I took the bus home to Queens. As I was walking down the street to the apartment, I turned around and looked back at the elevated train track. Richard was watching me. He started running, and by the time I got to the apartment building he was there. Luckily, two neighbors came home from work and convinced him I did not want to be bothered. They stayed outside with me until he decided to leave.

Two Irish friends, Colette and Deirdre knew of my dilemma and invited me to join them on a bus trip across country. Their plan was to hit Chicago, Denver, and Salt Lake City, staying at a YWCA or other hostels along the way. I felt this was an opportunity to put many miles between Richard and myself. Digging deep to find the courage to move out west, I reflected back on my mother’s courage and perseverance. My journey was nothing compared with hers— surviving a truly bad marriage with our alcoholic father and working as a seamstress every day to keep the roof over our heads. She always encouraged her children to forge better lives for themselves.

Leaving New York meant saying goodbye to my sister and a few good friends I had made there. “You’ll be hearing from me,” I said as I hugged them goodbye.

All my earthly goods were in a small brown suitcase. We traveled light on a Continental Trailways bus, using the lockers at bus stations to store our suitcases as we found a place for the night. First stop Chicago, then Denver. In Denver I asked a cowboy if I could have my picture taken with him. I had never seen a real cowboy before. In the picture I am wearing my Irish sweater and my tartan kilt skirt. He was happy to pose with three Irish colleens, and we were starting to love the open spaces and beauty of the west. When we stopped in Salt Lake City, Utah we viewed the Mormon Temple but could not find a bar to save our souls.

Arriving in San Francisco, I remember thinking: You are going to have to dig deep girl, find the courage it will take to succeed here. There was no turning back now.

Deirdre and Colette were both from Dublin. Deirdre was a typical Irish colleen with fair complexion and striking red curly hair. Colette was a leader who kept us out of trouble. We hit the town south of Market Street the first day and night, picked up the San Francisco Chronicle and found a place to stay. It turned out to be a seedy hotel where we pulled the covers over our heads to keep from hearing the noise going on behind the bedroom wall. We bought a map of the city and discovered Herb Caen’s column in the Chronicle. Herb’s column was where I went every morning to learn all about life in San Francisco.

We found a one bedroom, one bathroom with a living room with a pull-out couch at 757 Sutter Street. It was fully furnished and had a little kitchen in a good area of town. Colette opted to sleep on the couch, giving Deirdre and me the two single beds. We picked up our food from the hot counter at Manning’s cafeteria and stuffed our bags with the leftover food and a fork or two.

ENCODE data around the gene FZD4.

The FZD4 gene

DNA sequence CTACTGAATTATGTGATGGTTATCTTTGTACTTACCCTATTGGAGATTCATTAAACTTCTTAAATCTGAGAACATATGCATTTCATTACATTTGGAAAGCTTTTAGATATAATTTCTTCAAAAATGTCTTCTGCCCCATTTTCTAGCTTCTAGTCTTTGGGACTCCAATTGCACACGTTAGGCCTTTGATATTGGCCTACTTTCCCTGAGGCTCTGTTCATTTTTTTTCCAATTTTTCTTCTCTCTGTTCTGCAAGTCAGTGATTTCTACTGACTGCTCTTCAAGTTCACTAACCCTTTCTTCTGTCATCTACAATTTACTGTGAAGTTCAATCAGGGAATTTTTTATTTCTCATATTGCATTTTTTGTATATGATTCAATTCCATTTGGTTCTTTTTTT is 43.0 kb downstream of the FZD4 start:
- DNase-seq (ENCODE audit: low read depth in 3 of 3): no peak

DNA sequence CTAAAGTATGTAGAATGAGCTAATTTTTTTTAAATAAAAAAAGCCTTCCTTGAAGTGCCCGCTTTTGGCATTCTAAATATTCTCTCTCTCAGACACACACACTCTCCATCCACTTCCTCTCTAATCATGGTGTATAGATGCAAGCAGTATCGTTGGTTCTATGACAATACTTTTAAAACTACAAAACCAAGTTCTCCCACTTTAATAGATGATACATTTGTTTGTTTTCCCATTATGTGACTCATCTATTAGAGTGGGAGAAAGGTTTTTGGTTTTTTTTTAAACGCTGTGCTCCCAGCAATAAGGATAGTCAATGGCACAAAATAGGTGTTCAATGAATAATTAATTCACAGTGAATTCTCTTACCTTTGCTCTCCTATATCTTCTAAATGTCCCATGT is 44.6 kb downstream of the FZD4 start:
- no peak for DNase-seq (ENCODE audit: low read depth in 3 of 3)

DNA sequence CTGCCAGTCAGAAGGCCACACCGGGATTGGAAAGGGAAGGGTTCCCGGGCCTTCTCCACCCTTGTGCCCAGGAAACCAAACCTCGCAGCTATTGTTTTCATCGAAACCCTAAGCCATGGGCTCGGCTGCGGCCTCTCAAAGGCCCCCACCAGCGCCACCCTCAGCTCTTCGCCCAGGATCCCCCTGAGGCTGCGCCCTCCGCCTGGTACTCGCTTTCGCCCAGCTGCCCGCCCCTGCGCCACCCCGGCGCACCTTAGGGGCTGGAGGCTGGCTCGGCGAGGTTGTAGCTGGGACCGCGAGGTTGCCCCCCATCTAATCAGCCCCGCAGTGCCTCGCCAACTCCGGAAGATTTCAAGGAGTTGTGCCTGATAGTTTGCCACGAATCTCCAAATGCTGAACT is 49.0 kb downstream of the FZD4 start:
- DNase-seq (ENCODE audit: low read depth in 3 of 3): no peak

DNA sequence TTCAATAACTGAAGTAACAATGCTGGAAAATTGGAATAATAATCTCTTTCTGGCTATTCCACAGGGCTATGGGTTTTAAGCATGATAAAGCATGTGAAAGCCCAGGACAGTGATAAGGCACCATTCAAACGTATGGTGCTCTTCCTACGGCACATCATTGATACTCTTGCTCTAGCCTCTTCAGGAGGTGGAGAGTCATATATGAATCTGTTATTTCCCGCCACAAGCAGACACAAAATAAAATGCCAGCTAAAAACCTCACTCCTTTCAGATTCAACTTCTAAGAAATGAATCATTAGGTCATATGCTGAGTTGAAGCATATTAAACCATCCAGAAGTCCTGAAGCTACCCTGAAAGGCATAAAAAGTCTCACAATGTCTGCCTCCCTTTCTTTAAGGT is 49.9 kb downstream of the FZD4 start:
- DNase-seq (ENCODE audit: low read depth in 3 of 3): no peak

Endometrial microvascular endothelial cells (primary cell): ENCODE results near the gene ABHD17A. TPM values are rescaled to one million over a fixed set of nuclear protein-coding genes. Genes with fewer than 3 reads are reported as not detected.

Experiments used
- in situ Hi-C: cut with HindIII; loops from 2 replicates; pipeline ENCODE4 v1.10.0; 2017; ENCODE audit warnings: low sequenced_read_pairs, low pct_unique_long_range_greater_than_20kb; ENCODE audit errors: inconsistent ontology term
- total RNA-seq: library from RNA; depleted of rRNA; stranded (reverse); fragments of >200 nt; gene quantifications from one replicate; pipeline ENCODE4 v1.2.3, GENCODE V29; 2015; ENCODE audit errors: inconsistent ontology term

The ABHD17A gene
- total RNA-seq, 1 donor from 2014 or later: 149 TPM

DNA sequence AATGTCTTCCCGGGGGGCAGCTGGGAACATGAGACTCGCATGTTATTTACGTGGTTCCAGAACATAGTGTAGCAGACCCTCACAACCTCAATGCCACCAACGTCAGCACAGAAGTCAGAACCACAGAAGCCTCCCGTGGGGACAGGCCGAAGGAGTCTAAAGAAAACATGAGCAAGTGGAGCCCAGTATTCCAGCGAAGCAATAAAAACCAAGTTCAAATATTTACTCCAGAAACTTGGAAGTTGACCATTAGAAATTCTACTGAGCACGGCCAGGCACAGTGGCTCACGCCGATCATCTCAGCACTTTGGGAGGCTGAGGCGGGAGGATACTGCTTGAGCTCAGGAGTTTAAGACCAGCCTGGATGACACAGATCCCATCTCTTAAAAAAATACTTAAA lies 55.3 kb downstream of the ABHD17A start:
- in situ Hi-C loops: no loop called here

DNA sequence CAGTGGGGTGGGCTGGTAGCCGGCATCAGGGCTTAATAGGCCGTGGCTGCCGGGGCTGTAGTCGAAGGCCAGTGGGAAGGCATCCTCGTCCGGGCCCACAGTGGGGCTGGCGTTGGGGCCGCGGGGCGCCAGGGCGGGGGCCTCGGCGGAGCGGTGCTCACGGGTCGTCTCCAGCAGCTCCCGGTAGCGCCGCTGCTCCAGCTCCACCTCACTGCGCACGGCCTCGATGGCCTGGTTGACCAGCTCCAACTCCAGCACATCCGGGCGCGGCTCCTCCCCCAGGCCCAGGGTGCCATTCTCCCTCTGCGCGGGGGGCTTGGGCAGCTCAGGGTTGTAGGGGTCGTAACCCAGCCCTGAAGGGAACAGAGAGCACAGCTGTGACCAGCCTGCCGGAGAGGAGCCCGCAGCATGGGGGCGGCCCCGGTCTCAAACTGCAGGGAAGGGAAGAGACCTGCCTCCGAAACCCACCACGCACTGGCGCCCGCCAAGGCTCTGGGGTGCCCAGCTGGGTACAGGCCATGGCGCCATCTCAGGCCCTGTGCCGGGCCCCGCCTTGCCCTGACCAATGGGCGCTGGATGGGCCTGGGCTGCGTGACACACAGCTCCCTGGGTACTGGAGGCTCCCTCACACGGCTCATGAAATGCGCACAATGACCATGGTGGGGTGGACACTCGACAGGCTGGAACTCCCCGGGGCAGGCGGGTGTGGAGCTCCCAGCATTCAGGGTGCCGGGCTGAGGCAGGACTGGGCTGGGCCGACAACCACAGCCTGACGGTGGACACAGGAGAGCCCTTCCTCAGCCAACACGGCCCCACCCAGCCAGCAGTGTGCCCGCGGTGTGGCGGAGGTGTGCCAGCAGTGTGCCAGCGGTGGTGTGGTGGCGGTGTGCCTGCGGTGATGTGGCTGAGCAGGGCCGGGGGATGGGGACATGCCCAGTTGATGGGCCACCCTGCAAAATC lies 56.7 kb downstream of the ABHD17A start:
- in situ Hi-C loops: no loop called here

Our landlady lived one floor up. She regularly met us in the hall and asked about our welfare and how we were settling in. On one of those occasions, she asked us if we would have time to escort a business-man or two to dinner or a show—nothing more. Sure, we said. I soon found out that the business-man who took me to dinner at the Fairmont Hotel had plans for a much longer evening. He was very nice and warned me to stay away from the landlady, who was really a madam. It was time to find respectable work.

Deirdre found a job at the Irish Tourist Board, Colette got a job at Spreckles Sugar and I landed a clerical position in the accounting department at P&O Orient Lines, a British shipping company. Typing and clerical work combined with a pleasant attitude got us in the door. Hard work, no money and nowhere else to turn kept us on the job. We were all within walking distance of work. Deirdre’s eye-sight was not the best. One morning she and I were walking down Post Street and I looked down at her feet. She was wearing one brown shoe and one black one. Fifty years later, I still remember how we laughed.

We didn’t waste a minute on the weekends and soon discovered the charming men at the Catholic dances in the Sir Francis Drake Hotel and the St. Francis Hotel.

Colette met George at a dance. Then Deirdre met Don at the Irish Tourist Board (he was returning to Ireland for good). They were both dating when I met Larry at the Sir Francis Drake Hotel. We Irish girls were not messing around. We came to San Francisco in April 1964 and were all married by the end of December. I was the last to marry on December 26, 1964.

George, Larry and Don named our little apartment “The 757 Club.” We were on the same block as Trader Vics and the Fleur De Lis restaurants. We cooked dinner for them on weekends, making Irish stew with lots of potatoes and gravy. Colette made the jello for dessert. We didn’t always do what our mothers instilled in us, but we sure knew the best way to a man’s heart was through his stomach.